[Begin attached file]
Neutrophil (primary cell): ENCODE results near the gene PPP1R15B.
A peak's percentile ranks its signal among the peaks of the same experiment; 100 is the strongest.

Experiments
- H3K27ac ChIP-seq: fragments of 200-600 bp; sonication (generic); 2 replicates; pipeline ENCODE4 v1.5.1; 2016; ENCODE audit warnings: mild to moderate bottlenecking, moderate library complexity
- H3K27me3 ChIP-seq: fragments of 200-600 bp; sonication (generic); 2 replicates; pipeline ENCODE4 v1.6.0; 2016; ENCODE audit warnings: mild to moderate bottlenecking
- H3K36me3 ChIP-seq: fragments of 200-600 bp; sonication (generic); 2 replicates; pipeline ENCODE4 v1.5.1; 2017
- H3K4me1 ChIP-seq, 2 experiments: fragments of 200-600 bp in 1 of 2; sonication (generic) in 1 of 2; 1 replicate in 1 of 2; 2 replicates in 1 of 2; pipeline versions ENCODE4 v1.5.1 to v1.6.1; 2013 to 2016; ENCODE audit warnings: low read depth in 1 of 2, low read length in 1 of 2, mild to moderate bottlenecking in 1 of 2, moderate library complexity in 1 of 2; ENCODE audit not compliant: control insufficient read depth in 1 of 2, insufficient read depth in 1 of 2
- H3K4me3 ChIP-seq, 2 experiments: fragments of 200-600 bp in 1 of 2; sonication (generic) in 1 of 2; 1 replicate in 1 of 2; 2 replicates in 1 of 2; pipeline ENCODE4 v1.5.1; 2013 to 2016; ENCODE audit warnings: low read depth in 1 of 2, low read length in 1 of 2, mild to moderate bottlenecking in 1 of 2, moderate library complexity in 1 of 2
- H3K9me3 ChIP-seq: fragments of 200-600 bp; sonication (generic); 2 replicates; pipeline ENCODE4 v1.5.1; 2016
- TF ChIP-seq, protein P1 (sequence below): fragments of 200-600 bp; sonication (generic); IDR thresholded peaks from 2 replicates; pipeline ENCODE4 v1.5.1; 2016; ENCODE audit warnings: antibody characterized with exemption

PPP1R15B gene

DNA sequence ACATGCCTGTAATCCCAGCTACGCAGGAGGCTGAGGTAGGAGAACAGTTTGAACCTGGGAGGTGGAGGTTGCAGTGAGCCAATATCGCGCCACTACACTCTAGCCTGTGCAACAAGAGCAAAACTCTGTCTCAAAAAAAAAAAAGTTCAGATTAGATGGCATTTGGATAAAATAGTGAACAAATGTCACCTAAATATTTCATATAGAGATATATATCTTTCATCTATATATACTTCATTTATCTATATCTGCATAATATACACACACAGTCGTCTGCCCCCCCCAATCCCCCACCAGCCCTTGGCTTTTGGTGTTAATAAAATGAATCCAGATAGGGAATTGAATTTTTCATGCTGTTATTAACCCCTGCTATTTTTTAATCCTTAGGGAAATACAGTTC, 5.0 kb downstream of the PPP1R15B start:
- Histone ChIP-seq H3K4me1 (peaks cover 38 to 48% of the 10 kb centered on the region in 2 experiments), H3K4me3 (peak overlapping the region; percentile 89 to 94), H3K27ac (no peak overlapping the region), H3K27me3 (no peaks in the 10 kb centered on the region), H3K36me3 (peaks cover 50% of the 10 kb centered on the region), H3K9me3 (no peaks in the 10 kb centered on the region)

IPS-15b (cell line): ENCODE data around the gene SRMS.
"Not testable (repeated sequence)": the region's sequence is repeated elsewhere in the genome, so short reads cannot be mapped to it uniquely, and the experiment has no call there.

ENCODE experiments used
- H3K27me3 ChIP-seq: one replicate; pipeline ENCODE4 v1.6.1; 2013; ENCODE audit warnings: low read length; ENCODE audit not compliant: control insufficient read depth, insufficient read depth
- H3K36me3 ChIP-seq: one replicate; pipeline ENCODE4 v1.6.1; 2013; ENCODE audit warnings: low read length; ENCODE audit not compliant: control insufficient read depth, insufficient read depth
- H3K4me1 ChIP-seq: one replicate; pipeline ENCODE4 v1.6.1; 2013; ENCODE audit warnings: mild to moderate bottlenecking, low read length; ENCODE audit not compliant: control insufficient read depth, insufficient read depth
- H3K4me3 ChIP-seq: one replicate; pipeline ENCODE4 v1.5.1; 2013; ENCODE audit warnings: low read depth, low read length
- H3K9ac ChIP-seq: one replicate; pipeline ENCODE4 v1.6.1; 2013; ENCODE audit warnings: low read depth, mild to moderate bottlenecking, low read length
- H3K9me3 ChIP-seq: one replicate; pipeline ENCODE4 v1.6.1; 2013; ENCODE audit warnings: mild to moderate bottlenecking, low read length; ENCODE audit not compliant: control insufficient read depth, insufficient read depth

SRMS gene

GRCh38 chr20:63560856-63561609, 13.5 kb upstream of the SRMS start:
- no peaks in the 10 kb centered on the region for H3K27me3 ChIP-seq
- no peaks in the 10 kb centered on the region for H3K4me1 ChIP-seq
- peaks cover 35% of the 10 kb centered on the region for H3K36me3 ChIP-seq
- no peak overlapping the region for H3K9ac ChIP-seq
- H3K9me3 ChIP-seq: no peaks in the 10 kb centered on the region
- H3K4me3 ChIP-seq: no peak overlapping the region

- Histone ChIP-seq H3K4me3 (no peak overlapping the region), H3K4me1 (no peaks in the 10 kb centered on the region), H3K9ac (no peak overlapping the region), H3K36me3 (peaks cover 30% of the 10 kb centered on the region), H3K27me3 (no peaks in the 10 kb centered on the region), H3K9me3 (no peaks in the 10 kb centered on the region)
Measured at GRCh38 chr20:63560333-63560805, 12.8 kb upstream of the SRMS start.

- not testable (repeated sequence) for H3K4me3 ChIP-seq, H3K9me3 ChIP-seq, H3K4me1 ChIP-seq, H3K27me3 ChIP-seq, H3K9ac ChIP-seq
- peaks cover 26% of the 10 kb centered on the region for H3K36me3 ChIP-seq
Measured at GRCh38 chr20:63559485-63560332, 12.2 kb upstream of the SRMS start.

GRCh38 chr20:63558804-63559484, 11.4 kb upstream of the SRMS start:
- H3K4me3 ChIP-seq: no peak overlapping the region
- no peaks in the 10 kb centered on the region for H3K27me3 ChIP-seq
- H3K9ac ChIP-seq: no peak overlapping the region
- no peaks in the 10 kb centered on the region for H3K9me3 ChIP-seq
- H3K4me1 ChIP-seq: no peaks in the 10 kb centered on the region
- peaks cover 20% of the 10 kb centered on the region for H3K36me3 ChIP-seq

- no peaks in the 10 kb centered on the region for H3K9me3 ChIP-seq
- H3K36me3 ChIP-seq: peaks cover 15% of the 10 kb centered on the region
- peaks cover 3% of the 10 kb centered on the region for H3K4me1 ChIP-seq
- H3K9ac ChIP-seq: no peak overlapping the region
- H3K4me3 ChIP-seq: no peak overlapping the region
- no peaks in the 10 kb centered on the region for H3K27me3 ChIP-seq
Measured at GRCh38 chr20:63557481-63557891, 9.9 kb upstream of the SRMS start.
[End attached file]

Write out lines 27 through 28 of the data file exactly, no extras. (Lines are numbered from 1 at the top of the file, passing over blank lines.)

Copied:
- peaks cover 35% of the 10 kb centered on the region for H3K36me3 ChIP-seq
- no peak overlapping the region for H3K9ac ChIP-seq